The only problem is, life is not a fairy tale. And discovering this is bound to be a heartbreak for young girls who’ve grown up to think that they are or will be princesses, and are entitled to be treated by the world as so.What happens, then, when the plot thickens and evil stepmothers and bad witches and dragons descend upon them? They await a fairy godmother to pop out of thin air, a knight in shining armor to slay the dragons and rescue them, or a prince on a white horse to deliver them from injustice (and marry them, of course).
When none of the above “saviors” come, the unprepared girl may weep, become despondent, give up, or simply lay helpless, enduring whatever fire the dragon breathes on them. Tsk, tsk, tsk, not such a good ending to what could’ve been a great story.
When we think about adversity and the bravery it requires to come out on top of whatever challenge is up, we think about heroes in the traditional sense—valiant knights in shining armor, demi-gods of Greek mythology, caped muscular men flying over cities, saving damsels in distress.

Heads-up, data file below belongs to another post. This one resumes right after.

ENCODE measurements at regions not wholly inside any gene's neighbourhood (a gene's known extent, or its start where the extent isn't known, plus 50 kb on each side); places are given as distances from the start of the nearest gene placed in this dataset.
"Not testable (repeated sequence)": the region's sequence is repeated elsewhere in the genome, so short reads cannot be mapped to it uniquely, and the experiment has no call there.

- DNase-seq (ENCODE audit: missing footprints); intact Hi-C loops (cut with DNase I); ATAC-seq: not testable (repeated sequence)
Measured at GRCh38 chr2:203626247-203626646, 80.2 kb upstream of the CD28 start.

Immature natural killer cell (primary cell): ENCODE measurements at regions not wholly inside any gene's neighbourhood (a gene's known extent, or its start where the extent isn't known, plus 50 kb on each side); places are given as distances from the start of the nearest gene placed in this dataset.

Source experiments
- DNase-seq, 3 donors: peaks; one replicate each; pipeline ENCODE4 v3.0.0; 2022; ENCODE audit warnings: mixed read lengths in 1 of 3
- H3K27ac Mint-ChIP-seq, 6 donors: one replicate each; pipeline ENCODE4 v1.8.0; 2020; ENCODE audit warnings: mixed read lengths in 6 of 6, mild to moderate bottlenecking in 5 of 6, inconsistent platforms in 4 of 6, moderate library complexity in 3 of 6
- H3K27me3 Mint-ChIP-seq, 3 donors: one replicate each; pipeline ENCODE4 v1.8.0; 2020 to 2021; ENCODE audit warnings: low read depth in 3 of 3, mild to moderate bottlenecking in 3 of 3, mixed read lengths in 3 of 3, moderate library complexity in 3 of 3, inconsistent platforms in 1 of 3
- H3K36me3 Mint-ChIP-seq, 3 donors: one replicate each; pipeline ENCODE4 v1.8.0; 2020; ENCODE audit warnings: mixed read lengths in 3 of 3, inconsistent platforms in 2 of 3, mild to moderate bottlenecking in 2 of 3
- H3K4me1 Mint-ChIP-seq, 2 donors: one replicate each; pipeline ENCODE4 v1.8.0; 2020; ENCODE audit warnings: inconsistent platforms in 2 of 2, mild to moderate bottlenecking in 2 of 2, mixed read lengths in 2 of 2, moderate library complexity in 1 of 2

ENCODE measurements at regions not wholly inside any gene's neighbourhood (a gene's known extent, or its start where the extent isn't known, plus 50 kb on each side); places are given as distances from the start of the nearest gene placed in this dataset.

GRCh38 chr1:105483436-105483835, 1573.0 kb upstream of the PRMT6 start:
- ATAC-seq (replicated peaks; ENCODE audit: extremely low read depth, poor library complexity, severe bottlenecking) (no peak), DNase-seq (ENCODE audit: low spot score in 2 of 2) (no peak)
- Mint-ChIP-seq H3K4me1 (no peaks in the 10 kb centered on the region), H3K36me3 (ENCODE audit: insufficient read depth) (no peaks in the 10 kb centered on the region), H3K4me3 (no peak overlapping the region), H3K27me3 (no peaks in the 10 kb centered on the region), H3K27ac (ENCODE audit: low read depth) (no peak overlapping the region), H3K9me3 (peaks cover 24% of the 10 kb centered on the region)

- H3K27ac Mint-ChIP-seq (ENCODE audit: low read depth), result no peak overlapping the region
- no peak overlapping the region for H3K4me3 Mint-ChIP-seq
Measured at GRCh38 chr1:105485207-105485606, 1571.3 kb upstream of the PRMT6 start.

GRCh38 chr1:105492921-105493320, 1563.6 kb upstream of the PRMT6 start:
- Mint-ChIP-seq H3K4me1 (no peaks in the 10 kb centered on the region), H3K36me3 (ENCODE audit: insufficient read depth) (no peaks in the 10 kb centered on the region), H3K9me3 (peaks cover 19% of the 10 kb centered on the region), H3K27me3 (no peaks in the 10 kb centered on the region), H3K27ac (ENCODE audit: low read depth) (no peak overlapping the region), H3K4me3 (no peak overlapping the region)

“Who’s the bravest person you know?” A young girl’s answer to this question is likely to point to any of these characters—these characters she dreams of one day saving her too, instead of characters she dreams of becoming.
But it’s time for a shift in this view, and the world recognizes it. Mercy Academy, an all-girls Catholic school in Kentucky, has recently gained attention for its unique ad campaign with the tagline “Prepare for real life,” and slogans such as “You’re not a princess,” “Life’s not a fairytale,” and “Don’t wait for a prince; be able to rescue yourself.” People are calling it “the next mommy wars” —pro-Disney Princess vs. anti-Disney Princess.
I, personally, would like to cast my vote for the anti-Disney Princess side. Only, there’s this one thing: Of the eleven official Disney Princesses, there’s one who neither was born into the title (i.e., not the daughter of a King or a Chieftain) nor has married a prince to gain the title Princess — Fa Mulan.